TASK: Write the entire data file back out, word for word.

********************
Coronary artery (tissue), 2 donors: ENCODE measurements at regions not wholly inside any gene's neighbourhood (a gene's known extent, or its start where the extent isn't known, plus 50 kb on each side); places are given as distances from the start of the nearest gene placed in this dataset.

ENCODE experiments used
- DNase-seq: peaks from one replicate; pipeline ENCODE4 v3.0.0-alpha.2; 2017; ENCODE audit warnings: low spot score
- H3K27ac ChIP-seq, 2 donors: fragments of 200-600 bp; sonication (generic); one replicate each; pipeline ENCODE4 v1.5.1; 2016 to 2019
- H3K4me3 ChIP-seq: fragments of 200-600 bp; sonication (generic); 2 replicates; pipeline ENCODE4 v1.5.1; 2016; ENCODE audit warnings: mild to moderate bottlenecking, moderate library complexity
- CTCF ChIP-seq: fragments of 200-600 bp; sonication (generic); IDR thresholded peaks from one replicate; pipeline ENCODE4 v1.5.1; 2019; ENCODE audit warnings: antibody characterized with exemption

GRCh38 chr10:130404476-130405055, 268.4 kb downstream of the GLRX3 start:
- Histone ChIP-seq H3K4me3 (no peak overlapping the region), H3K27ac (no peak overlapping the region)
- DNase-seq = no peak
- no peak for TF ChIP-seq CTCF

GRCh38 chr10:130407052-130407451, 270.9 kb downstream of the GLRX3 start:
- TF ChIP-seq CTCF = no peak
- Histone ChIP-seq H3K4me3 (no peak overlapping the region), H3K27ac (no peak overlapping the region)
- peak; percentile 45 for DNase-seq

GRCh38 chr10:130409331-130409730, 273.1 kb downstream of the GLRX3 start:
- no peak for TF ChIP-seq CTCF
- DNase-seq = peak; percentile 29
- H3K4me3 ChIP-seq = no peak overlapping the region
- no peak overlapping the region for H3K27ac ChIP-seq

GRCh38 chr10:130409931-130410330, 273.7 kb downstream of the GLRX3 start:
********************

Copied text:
Coronary artery (tissue), 2 donors: ENCODE measurements at regions not wholly inside any gene's neighbourhood (a gene's known extent, or its start where the extent isn't known, plus 50 kb on each side); places are given as distances from the start of the nearest gene placed in this dataset.

ENCODE experiments used
- DNase-seq: peaks from one replicate; pipeline ENCODE4 v3.0.0-alpha.2; 2017; ENCODE audit warnings: low spot score
- H3K27ac ChIP-seq, 2 donors: fragments of 200-600 bp; sonication (generic); one replicate each; pipeline ENCODE4 v1.5.1; 2016 to 2019
- H3K4me3 ChIP-seq: fragments of 200-600 bp; sonication (generic); 2 replicates; pipeline ENCODE4 v1.5.1; 2016; ENCODE audit warnings: mild to moderate bottlenecking, moderate library complexity
- CTCF ChIP-seq: fragments of 200-600 bp; sonication (generic); IDR thresholded peaks from one replicate; pipeline ENCODE4 v1.5.1; 2019; ENCODE audit warnings: antibody characterized with exemption

GRCh38 chr10:130404476-130405055, 268.4 kb downstream of the GLRX3 start:
- Histone ChIP-seq H3K4me3 (no peak overlapping the region), H3K27ac (no peak overlapping the region)
- DNase-seq = no peak
- no peak for TF ChIP-seq CTCF

GRCh38 chr10:130407052-130407451, 270.9 kb downstream of the GLRX3 start:
- TF ChIP-seq CTCF = no peak
- Histone ChIP-seq H3K4me3 (no peak overlapping the region), H3K27ac (no peak overlapping the region)
- peak; percentile 45 for DNase-seq

GRCh38 chr10:130409331-130409730, 273.1 kb downstream of the GLRX3 start:
- no peak for TF ChIP-seq CTCF
- DNase-seq = peak; percentile 29
- H3K4me3 ChIP-seq = no peak overlapping the region
- no peak overlapping the region for H3K27ac ChIP-seq

GRCh38 chr10:130409931-130410330, 273.7 kb downstream of the GLRX3 start: